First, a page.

The latest study conducted on a 3.4 billion-years-old fossil has concluded that this is the “world’s oldest evidence of life.”
Back in 2011, in the Western Australian desert, scientists discovered in the Strelley Pools formation microfossils which proved to be from ancient bacteria that lived 3.4 billion years ago. This is an unbelievable find because Earth is almost 4.5 billion years old, making the fossils the oldest ones ever discovered.
In a recently published study in the journal Geochemical Perspectives Letters, the authors explain the importance of their find.
Inside the fossils, there were traces from an ancient bacteria. An international team of researchers started chemically analyzing the microfossils to learn more about them. Using complicated techniques like Raman microspectroscopy, synchrotron-based X-ray absorption spectroscopy, focused ion beam and many other methods, the researchers had a detailed analysis of the chemicals contained in the fossil.
These Are the Oldest Fossils Yet Discovered
Then, they compared the old fossils with 1.9 billion-year-old microfossils from Canada (found in the Gunflint Formation). The team also compared their results to modern bacteria.
The results were intriguing. The Strelley microfossils were in a better conservation state compared to the recent Gunflint fossils. Considering the degradation state of all three types of bacteria, the researchers found that they all had the same absorption features, meaning that all fossils – especially the oldest ones – are evidence of life:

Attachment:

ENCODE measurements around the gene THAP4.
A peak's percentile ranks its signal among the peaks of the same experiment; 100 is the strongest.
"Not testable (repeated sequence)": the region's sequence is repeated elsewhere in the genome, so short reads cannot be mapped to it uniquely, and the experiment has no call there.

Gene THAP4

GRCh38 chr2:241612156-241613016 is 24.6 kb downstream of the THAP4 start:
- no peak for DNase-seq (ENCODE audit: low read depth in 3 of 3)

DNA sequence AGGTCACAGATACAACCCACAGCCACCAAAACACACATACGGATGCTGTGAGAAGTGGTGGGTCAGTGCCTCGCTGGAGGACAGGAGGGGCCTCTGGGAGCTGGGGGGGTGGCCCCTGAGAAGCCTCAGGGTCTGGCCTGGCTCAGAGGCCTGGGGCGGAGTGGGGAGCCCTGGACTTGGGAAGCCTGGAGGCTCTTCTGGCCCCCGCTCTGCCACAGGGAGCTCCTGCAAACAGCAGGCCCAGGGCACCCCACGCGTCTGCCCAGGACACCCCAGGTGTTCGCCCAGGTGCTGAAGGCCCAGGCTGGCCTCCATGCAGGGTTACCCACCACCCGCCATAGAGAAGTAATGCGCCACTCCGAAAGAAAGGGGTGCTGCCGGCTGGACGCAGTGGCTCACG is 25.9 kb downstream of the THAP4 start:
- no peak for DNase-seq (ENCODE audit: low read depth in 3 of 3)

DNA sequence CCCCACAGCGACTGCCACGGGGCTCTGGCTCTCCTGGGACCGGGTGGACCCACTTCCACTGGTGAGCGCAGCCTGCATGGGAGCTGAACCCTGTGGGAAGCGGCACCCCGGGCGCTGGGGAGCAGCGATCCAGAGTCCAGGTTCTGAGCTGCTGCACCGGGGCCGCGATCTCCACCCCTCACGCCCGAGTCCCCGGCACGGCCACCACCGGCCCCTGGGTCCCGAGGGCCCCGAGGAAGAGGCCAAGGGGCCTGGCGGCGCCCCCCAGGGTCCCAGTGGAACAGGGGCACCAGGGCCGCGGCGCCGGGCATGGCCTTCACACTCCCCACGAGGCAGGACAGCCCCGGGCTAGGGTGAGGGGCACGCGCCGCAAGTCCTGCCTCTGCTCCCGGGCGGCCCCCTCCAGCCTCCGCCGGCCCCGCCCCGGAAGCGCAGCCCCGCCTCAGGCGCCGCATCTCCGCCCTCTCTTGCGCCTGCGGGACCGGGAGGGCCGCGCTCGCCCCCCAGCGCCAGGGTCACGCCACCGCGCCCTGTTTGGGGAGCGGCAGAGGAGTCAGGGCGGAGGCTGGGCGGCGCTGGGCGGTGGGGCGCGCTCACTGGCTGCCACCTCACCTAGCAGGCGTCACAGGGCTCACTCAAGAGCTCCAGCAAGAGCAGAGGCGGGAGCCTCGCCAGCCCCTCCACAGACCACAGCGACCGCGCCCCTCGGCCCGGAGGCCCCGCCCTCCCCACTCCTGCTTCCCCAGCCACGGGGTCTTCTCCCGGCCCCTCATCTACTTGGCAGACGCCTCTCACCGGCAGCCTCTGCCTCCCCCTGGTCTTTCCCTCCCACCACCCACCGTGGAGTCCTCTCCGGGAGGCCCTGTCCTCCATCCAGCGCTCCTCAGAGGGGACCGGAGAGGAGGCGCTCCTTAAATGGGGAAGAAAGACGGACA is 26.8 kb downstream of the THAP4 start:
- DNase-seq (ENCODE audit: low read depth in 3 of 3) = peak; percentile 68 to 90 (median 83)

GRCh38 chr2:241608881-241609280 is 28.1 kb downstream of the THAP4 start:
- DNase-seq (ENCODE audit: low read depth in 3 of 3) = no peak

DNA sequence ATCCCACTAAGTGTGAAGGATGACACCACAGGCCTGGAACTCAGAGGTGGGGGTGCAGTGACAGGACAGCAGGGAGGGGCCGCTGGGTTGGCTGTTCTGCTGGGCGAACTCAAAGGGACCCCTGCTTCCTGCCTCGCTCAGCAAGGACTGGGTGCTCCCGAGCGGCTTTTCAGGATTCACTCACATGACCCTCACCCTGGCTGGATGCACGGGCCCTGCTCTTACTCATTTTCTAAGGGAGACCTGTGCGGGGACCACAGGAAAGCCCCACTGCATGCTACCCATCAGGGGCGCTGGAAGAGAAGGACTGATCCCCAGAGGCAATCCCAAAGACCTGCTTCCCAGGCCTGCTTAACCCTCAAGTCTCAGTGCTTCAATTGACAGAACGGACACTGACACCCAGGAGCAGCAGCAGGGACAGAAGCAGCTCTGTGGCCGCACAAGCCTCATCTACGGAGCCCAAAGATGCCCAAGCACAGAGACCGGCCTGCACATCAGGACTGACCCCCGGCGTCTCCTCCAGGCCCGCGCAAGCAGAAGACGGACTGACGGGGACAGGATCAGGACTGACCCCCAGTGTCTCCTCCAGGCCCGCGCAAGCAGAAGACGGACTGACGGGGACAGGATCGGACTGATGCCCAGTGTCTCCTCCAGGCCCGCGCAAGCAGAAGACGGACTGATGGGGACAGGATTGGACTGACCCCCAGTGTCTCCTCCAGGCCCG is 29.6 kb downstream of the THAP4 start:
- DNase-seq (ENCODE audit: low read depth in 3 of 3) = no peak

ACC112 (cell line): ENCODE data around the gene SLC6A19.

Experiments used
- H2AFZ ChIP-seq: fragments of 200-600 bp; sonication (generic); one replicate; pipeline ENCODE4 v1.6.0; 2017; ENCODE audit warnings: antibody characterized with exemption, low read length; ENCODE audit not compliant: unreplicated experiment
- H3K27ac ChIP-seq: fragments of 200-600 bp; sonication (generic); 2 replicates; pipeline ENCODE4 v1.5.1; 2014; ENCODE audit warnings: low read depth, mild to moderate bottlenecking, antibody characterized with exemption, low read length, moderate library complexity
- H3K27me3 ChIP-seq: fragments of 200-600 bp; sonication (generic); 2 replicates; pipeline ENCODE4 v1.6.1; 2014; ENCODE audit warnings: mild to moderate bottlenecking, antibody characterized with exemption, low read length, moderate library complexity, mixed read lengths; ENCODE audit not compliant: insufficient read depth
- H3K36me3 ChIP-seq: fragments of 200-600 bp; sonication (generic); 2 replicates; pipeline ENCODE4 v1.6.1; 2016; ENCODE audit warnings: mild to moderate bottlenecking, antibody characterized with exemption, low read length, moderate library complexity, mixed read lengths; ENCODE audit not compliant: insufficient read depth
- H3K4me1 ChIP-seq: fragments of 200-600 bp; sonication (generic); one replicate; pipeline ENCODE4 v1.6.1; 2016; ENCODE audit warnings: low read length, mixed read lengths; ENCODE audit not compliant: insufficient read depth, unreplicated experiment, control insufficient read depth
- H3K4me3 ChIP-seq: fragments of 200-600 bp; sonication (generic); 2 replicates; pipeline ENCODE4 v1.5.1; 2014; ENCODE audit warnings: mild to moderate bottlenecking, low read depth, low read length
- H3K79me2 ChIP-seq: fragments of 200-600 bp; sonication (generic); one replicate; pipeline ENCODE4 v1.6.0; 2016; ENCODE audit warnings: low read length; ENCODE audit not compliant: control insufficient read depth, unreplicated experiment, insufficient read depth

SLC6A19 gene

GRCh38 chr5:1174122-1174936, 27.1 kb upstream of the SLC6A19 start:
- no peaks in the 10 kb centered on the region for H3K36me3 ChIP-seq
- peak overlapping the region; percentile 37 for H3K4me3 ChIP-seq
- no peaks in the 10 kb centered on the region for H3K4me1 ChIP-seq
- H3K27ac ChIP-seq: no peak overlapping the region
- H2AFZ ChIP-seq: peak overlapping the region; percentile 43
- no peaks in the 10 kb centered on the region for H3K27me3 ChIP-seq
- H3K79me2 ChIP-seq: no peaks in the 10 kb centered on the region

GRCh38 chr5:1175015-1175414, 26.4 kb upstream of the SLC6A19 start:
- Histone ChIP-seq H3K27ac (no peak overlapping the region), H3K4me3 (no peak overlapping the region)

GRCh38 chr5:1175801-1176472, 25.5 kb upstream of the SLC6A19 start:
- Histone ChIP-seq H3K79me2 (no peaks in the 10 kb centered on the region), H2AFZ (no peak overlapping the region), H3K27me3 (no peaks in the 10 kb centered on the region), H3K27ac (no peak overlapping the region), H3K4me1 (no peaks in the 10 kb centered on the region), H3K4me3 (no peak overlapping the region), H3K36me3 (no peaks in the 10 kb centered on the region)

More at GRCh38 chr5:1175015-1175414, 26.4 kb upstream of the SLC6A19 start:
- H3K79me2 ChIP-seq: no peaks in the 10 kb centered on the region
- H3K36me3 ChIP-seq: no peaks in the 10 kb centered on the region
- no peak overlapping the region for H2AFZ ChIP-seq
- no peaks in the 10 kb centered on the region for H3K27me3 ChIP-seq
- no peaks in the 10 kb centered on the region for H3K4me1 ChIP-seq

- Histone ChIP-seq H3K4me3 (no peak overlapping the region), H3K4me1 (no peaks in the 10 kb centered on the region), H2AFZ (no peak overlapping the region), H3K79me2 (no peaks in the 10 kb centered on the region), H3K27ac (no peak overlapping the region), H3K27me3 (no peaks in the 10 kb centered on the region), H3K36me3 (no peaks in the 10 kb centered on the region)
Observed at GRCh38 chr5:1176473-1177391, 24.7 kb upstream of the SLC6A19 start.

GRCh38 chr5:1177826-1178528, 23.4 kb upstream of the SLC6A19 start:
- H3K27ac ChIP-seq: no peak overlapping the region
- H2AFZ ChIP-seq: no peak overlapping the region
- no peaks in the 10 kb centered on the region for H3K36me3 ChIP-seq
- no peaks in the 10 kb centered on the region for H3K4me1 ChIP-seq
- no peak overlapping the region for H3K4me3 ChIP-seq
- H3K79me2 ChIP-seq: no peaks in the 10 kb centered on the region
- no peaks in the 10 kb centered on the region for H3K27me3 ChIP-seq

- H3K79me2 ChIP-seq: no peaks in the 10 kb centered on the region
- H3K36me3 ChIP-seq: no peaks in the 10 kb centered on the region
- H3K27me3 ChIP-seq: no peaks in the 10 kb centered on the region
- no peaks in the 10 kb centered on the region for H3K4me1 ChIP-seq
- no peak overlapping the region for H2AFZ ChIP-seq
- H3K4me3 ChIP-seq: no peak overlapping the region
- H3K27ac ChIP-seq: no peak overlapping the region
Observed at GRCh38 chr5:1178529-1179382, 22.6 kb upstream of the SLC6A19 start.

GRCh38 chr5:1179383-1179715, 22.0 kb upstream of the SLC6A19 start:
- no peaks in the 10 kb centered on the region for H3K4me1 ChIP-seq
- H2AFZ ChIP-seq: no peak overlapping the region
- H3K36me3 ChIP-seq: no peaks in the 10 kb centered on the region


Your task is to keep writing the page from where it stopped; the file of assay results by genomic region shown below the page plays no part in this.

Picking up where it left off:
“We demonstrate that the elemental and molecular characteristics of these 3.4 Ga microfossils are consistent with biological remains, slightly degraded by fossilisation processes,” said MIT biogeochemist and researcher Julien Alleon.
He also noted that the Strelley fossils were very well preserved and that they were exposed to very high temperatures for long periods of time:
“And yet we are still able to see signs of their original chemistry. This is a step forward to confirming that these are indeed the oldest fossils yet discovered.”
Geochemist and researcher at the Australian National University, Vickie Bennett explains that these new types of analyses provided “compelling evidence that the cherts contain biogenic microfossils.”
Rex Austinwas born and raised in Thunder Bay Ontario on the shores of Lake Superior. Apart from running his own podcast (Ice Fishing And Other “Cool” Things), he spends his time canoeing and backpacking in Northern Ontario.. As a journalist Rex has published stories for Global News (Thunder Bay) we well as Buzz Feed and Joystiq. As a contributor to Great Lakes Ledger, Rex most covers science and health stories. Contact Rexhere